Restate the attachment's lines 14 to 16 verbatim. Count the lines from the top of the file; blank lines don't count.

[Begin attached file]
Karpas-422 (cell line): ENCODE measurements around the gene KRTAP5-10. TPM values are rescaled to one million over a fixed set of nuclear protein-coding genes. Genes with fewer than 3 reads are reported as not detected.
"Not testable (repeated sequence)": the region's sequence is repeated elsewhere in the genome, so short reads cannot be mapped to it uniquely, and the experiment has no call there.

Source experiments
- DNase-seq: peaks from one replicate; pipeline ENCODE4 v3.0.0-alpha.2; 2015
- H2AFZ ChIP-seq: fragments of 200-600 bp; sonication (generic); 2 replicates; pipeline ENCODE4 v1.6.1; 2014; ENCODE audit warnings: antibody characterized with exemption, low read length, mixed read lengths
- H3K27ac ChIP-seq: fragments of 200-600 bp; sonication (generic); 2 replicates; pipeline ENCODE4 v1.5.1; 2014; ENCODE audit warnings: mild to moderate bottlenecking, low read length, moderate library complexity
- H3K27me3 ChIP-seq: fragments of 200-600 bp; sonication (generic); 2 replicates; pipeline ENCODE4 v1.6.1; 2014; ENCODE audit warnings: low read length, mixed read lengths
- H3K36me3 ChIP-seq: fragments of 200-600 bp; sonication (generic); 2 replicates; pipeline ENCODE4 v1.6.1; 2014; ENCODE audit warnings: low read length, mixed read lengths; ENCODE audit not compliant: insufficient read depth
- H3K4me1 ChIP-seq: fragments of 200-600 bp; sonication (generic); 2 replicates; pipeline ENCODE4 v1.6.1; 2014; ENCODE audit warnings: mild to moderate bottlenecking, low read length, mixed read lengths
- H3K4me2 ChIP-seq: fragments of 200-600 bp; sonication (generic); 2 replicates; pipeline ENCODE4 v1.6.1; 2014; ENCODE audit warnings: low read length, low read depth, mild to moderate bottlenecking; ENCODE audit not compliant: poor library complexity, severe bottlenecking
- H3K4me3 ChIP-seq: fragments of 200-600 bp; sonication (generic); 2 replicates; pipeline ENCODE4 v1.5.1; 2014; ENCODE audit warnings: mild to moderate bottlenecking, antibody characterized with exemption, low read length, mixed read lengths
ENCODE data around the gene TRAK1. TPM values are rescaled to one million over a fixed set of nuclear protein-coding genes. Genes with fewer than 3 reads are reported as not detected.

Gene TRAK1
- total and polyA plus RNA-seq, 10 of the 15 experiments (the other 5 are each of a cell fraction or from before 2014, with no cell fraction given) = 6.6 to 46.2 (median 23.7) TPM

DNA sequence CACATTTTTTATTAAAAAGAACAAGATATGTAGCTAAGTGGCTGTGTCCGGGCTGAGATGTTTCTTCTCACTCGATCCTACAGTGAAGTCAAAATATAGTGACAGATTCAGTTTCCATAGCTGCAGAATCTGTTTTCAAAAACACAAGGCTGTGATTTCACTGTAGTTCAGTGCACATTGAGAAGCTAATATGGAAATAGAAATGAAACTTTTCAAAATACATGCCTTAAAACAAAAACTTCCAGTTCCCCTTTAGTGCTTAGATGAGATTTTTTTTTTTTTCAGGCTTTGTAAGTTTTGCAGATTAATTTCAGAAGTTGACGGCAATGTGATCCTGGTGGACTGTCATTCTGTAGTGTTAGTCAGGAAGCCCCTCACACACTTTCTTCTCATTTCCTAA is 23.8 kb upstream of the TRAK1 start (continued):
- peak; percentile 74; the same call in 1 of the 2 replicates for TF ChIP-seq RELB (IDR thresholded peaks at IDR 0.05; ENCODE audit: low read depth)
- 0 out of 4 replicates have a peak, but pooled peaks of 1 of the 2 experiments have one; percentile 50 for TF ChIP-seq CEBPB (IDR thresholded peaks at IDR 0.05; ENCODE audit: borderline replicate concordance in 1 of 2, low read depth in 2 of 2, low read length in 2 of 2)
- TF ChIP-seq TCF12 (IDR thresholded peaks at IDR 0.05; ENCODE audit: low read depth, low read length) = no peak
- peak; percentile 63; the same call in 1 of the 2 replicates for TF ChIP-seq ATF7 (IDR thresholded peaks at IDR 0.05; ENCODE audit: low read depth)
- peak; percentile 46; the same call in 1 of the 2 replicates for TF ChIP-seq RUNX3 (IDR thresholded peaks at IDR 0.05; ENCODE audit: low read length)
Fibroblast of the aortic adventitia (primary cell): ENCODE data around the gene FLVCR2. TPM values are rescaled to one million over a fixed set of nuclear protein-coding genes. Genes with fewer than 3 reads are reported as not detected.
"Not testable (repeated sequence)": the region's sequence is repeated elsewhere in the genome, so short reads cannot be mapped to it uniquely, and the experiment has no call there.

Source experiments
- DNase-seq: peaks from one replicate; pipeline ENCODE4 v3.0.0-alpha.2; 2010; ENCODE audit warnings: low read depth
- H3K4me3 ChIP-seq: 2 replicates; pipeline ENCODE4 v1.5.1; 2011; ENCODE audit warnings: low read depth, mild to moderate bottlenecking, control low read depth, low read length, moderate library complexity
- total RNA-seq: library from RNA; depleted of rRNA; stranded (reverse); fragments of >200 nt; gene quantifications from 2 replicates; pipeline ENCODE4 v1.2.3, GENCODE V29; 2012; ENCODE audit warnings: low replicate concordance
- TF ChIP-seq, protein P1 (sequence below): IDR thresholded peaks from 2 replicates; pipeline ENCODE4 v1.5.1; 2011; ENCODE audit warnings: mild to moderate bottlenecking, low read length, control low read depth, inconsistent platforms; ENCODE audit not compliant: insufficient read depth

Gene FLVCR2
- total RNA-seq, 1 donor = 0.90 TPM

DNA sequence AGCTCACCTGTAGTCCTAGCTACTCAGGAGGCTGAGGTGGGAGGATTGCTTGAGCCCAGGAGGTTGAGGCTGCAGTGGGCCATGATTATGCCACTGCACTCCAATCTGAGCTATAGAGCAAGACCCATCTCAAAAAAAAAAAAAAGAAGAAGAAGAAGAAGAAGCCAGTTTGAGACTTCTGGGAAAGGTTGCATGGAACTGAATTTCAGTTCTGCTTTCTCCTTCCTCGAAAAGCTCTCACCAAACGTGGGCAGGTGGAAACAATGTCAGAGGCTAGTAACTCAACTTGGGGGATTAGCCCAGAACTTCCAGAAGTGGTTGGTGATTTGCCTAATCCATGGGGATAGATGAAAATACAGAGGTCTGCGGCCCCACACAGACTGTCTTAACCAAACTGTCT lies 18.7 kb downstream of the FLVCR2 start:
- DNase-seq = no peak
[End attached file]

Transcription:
- total and polyA plus RNA-seq, 10 of the 15 experiments (the other 5 are each of a cell fraction or from before 2014, with no cell fraction given) = 6.6 to 46.2 (median 23.7) TPM

DNA sequence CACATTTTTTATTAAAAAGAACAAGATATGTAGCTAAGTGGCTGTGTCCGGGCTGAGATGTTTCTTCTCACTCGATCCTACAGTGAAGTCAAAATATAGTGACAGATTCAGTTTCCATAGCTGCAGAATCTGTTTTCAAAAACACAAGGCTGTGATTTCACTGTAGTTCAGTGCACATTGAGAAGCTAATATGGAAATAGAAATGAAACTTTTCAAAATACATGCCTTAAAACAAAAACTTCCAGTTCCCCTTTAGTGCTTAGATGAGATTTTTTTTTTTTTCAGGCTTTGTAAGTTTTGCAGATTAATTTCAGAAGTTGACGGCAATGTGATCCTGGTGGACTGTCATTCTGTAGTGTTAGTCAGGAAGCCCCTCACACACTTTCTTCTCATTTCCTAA is 23.8 kb upstream of the TRAK1 start (continued):
- peak; percentile 74; the same call in 1 of the 2 replicates for TF ChIP-seq RELB (IDR thresholded peaks at IDR 0.05; ENCODE audit: low read depth)